The side chains of amino acid residues within the LBP are highly mobile. It is hypothesized that the mobility of these residues is a major factor that enables the AR to bind many different ligands. For instance, here we compare the structure of the LBP amino acid residues when the AR is complexed with testosterone, which shows low binding affinity (about 93% less), to another ligand, THG. When bound to testosterone, the distance of Met745 side chain to C4 where it is thought to make van der Waals contacts was not resolved due to its high mobility and distance from the steroid . The methyl group on C19 is thought to cause steric clash with the side chain, and thus an energetically disfavorable interaction there, influencing the spacial arrangement of this side chain. Another factor leading to high mobility of this residue when bound to testosterone is the lack of conjugated pi systems within the ligand molecule. Without conjugated pi systems, the ligand adopts many differing conformations within the LBP, thus creating an environment where Met745 must similarly adopt many conformations. This differs from Met745 in the AR complexed with THG. This ligand has considerably more conjugated pi systems, confering a higher level of rigidity, thus disfavoring the mobility of Met745 when the AR is complexed with this ligand . The distance of this side chain to THG was determined to be 3.77 angstroms, close enough to have extensive non-polar interactions. Click both buttons in the above section in sequence to observe the differing conformations of  Met745 in complex with testosterone and then THG.
    Trp741 is another amino acid that plays a role in determining binding affinity for differing ligands.  When testosterone is bound to the AR,
it has been shown that Met745 sterically clashes with Trp741 due to it's high mobility and distance from the ligand , while when THG is bound, Met745  takes a much more stable conformation near the ligand, allowing Trp741 to make apolar interactions with the face of the ligand. The observed difference in Trp741 location is a nearly 60 degree rotation about it's beta carbon.
    Further adding to the equation of binding specificity is  Met895, which  in the AR bound to testosterone,  adopts a position that is 1.2 angstroms closer to the ligand than when THG is bound. It is not well understood the effect this different conformation has on binding specificity, but the change is still noteworthy. Also of interest is Leu701 which also adopts differing conformations depending on the bound ligand.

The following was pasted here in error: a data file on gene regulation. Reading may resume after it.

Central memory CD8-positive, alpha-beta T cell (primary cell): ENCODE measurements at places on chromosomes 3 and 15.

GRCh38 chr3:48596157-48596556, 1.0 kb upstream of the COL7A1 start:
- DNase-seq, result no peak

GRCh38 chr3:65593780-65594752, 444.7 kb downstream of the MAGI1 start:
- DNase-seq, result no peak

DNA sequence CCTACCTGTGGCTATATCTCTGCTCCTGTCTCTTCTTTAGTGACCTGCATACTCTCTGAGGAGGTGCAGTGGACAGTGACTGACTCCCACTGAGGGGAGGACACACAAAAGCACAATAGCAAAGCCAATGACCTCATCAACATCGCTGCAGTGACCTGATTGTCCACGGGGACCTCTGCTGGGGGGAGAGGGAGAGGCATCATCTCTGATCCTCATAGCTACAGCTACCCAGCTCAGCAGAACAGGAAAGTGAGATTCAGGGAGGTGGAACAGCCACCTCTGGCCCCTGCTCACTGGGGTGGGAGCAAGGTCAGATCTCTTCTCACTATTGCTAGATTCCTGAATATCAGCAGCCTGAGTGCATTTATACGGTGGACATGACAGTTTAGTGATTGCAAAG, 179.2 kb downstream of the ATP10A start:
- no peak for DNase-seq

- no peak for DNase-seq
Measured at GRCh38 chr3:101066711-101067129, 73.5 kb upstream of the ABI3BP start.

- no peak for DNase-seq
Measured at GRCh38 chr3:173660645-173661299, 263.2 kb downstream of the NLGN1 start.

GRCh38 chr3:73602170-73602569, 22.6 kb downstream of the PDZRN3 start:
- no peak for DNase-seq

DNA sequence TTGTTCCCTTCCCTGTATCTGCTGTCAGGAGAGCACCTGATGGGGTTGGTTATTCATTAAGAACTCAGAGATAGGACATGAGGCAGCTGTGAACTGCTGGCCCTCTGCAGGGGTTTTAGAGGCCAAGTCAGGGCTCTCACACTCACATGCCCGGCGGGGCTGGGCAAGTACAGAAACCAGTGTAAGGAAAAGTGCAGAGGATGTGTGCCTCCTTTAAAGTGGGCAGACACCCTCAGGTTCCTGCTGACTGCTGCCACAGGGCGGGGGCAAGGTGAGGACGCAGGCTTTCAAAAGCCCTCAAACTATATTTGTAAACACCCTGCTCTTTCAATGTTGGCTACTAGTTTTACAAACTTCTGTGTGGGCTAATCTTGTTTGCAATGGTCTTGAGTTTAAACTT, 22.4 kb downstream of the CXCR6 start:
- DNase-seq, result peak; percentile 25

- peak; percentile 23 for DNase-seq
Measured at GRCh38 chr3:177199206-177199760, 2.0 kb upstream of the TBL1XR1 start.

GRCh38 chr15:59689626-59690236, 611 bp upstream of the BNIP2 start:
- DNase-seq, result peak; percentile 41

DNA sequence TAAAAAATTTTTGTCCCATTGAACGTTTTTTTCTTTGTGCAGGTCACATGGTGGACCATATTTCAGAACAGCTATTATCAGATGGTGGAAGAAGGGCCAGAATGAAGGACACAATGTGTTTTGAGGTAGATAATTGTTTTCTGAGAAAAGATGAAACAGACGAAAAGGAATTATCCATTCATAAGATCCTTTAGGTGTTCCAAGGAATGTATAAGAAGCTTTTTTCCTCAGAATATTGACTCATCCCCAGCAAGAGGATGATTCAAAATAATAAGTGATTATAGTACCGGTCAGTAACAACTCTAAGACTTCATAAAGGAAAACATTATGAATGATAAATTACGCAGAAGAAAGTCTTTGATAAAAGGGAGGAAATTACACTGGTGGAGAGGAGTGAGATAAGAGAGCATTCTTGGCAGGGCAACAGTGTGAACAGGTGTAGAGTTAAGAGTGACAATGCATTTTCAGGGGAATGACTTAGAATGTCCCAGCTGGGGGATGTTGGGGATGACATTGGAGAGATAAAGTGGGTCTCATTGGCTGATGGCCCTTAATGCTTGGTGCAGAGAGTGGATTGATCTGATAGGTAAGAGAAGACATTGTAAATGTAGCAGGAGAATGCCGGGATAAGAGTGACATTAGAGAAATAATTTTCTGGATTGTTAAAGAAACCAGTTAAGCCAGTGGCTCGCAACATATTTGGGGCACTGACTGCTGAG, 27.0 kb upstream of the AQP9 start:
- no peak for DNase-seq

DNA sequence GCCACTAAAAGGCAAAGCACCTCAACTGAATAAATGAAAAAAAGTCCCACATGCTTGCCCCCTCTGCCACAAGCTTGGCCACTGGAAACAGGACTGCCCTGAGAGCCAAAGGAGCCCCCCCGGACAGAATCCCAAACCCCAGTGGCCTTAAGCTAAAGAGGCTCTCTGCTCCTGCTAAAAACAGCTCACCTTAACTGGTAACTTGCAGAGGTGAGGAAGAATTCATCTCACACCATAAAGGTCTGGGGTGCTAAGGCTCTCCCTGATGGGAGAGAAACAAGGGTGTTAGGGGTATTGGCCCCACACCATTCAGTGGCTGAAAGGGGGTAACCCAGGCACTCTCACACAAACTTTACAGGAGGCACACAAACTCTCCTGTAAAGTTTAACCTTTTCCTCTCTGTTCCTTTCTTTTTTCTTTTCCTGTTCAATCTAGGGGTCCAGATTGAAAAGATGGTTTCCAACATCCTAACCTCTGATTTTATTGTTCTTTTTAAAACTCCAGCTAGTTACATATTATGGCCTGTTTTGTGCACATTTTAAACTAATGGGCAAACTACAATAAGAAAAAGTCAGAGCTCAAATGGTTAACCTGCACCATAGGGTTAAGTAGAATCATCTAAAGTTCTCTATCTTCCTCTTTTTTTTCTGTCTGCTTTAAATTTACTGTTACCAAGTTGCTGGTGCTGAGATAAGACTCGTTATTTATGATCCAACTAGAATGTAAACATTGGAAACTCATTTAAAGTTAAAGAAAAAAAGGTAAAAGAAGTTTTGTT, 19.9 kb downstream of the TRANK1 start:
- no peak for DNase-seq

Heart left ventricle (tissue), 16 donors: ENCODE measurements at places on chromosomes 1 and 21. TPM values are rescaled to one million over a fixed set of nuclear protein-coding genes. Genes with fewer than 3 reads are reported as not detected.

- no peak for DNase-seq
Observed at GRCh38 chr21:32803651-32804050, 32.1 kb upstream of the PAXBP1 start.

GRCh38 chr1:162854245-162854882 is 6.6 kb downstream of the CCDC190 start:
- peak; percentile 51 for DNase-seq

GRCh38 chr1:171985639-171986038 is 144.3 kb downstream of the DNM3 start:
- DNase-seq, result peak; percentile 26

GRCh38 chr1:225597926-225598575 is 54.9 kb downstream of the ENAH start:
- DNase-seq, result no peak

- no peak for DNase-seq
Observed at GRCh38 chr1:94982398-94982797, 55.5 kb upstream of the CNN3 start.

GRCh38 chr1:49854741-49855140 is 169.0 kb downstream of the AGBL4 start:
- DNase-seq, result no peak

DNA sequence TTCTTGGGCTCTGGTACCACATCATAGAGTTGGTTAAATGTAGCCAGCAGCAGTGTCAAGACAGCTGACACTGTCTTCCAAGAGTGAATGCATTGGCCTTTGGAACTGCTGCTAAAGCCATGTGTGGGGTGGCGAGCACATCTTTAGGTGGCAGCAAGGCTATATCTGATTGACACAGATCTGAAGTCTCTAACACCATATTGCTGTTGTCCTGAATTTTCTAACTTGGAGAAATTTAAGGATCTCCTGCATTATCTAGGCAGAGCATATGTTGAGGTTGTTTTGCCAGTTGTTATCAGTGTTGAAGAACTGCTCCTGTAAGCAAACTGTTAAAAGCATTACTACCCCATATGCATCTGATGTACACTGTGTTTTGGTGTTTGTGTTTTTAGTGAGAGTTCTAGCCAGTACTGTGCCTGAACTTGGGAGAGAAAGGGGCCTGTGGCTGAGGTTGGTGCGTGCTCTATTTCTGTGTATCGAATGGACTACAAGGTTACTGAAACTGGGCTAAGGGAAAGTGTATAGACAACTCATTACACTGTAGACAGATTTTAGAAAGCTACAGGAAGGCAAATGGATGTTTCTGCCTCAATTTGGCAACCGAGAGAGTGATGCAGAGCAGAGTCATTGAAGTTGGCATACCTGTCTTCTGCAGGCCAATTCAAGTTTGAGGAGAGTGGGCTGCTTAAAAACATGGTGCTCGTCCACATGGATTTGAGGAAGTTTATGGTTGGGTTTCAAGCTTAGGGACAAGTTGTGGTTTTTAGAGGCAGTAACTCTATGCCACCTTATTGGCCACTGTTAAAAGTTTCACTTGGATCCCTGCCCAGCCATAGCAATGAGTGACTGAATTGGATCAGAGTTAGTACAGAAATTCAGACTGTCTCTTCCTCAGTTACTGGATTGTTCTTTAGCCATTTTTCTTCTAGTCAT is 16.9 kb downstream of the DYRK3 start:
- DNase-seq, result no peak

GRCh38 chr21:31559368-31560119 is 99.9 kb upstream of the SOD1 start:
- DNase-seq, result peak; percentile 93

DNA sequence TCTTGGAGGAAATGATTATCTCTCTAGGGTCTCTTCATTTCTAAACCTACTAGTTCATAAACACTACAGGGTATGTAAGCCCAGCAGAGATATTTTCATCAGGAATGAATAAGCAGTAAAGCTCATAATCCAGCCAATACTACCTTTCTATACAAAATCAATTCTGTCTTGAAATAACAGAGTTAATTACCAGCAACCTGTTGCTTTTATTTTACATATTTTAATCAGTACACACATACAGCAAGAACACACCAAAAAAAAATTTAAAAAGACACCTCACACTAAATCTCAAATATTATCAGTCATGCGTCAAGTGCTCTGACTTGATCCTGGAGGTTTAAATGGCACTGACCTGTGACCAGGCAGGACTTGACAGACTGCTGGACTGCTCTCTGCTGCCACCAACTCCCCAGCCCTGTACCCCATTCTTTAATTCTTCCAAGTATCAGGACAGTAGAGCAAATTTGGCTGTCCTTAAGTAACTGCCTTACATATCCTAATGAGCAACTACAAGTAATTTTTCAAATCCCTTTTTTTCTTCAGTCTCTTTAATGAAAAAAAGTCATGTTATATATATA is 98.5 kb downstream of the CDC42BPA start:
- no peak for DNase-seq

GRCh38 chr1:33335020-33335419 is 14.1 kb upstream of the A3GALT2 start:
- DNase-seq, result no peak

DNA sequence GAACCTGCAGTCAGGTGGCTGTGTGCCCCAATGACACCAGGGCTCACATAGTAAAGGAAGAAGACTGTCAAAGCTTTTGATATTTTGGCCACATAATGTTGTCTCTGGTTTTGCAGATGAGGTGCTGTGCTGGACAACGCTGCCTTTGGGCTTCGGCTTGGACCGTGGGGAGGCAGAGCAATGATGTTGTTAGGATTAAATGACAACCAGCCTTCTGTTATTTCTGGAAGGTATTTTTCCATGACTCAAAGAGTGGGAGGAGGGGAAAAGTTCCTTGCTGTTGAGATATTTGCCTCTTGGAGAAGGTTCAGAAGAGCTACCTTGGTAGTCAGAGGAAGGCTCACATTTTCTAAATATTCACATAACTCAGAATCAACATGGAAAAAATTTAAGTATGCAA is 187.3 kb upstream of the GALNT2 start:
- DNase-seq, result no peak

Based upon electron density map analysis, it has been determined that testosterone makes 20 van der Waals contacts with the LBP , and THG makes 26 . An increased number of favorable contacts confers increased stability and thus a higher binding affinity as is observed. Comparison of the AR bound to both ligands shows that fewer side chains contact testosterone than THG. Possible reasons for this are steric clash of the less rigid testosterone molecule with these side chains as well as THG being slighly larger, with two ethyl groups protruding from C13 and C18, providing more surface for van der Waals interactions. Further research into the effects of the differing ligand structures and side chain conformations in the LBP of the AR will enable the determination of more factors that affect binding specificity based upon the structure of the LBD.

V. References

(1) Jesus-Tran, K. P, P. C. Cote, L. Cantin, J. Blanchet, F. Labrie, R.         Breton. “Comparison of crystal structures of human androgen         receptor ligand-binding domain complexed with various                 agonists reveals molecular determinants responsible for                 binding affinity.” Oncology and Molecular Endocrinology                 Research Center. (FEB 2006) 

(2) McEwan, I.J., J. A. Gustafsson. “Interaction of the human                     androgen receptor transactivation function with the general             transcription factor TFIIF.” Department of Biosciences. Vol. 94,         (AUG 1997):8485-8490. 

(3) Kadi, F., P. Bonnerud, A. Eriksson, L.E. Thornell. “The                         expression of androgen receptors in human neck and limb             muscles: effects of training and self-administration of                     androgenic-anabolic steroids.” Histochem Cell Biol (2000). 113:         25-29. 

(4) Shaffer, P.L., A. Jivan, D. E. Dollins, F. Claessens, D. T. Gewirth.         “Structural basis of androgen receptor binding to selective             androgen response elements.” Proc. Natl. Acad. Sci USA. Vol.         101, No. 14. (APR 2004): 4758-4763.